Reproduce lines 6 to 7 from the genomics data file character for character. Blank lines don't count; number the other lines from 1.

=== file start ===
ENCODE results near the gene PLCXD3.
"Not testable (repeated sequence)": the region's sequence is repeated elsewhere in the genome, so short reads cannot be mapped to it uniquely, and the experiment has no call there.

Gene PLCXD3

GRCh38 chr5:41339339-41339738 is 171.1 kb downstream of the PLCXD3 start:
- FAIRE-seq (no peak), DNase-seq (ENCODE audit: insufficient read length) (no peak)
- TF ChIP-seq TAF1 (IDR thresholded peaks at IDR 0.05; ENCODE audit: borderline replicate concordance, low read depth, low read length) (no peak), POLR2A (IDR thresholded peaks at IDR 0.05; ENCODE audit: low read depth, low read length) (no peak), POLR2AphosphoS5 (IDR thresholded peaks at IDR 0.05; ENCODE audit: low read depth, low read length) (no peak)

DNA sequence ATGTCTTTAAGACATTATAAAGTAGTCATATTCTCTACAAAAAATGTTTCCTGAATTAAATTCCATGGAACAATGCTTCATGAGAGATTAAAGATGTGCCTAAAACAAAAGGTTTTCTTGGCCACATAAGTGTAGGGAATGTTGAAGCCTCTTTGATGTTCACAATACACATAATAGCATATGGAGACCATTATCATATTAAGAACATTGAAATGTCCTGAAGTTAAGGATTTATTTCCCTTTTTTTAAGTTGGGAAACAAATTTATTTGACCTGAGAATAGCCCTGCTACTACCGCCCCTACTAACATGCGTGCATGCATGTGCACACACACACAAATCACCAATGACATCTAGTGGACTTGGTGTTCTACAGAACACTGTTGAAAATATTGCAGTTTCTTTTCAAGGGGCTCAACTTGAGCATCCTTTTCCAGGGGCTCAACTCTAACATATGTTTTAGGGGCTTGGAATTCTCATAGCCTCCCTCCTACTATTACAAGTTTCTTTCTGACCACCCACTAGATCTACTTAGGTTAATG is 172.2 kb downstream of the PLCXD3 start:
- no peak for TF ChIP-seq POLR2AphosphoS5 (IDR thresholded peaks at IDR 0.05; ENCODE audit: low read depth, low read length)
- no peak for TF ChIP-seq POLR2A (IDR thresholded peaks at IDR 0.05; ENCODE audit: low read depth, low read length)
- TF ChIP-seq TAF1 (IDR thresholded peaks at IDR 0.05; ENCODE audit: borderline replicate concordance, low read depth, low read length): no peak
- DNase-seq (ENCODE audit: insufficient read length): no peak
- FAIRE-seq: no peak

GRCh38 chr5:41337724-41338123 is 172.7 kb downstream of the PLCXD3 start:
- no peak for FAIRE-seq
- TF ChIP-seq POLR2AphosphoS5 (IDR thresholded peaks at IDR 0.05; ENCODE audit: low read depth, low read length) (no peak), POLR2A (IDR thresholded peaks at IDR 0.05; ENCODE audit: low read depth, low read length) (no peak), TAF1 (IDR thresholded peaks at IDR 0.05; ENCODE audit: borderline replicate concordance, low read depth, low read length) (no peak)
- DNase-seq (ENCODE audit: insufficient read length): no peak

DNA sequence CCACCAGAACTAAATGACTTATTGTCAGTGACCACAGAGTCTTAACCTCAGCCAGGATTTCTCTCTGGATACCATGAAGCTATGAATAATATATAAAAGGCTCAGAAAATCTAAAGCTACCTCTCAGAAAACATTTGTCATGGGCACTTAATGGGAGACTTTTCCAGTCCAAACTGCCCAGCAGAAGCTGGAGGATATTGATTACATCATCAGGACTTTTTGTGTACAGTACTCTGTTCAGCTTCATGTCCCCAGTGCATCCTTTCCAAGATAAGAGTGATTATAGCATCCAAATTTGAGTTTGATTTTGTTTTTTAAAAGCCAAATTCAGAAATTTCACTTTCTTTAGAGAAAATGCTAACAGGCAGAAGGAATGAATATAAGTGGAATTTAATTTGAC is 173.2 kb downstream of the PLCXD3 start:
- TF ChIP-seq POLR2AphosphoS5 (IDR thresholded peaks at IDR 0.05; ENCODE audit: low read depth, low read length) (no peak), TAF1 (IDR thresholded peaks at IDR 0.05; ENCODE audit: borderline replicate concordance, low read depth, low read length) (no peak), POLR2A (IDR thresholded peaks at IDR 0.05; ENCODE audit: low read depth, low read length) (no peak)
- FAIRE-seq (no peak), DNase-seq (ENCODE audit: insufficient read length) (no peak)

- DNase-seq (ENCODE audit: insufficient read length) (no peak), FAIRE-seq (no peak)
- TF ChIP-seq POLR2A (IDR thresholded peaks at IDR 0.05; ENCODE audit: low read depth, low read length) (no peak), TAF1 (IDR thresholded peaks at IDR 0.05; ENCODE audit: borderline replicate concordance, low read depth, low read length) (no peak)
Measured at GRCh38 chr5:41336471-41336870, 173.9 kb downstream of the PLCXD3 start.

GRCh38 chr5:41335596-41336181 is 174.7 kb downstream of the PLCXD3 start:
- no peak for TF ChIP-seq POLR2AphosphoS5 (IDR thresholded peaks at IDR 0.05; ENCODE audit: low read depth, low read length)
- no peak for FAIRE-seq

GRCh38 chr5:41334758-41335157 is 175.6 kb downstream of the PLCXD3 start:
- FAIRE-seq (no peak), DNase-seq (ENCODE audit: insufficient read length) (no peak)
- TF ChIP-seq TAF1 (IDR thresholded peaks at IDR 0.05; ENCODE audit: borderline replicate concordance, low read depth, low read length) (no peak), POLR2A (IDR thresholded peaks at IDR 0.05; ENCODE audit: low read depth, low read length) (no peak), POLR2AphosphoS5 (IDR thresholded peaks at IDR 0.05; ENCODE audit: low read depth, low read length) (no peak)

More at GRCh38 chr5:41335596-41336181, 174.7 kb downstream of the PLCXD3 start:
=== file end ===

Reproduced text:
- TF ChIP-seq TAF1 (IDR thresholded peaks at IDR 0.05; ENCODE audit: borderline replicate concordance, low read depth, low read length) (no peak), POLR2A (IDR thresholded peaks at IDR 0.05; ENCODE audit: low read depth, low read length) (no peak), POLR2AphosphoS5 (IDR thresholded peaks at IDR 0.05; ENCODE audit: low read depth, low read length) (no peak)

DNA sequence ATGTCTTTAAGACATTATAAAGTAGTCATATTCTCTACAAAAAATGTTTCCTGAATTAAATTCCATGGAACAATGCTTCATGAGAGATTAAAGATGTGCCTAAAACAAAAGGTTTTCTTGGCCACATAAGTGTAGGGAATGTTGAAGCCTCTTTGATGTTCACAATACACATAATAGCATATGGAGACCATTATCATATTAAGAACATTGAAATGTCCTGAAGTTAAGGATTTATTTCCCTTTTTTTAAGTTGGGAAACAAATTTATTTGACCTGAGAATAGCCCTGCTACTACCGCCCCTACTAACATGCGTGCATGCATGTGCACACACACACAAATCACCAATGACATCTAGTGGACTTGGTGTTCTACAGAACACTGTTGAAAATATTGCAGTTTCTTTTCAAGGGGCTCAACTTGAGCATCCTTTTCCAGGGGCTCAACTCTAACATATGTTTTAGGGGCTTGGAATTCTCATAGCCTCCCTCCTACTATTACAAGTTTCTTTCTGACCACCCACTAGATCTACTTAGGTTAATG is 172.2 kb downstream of the PLCXD3 start: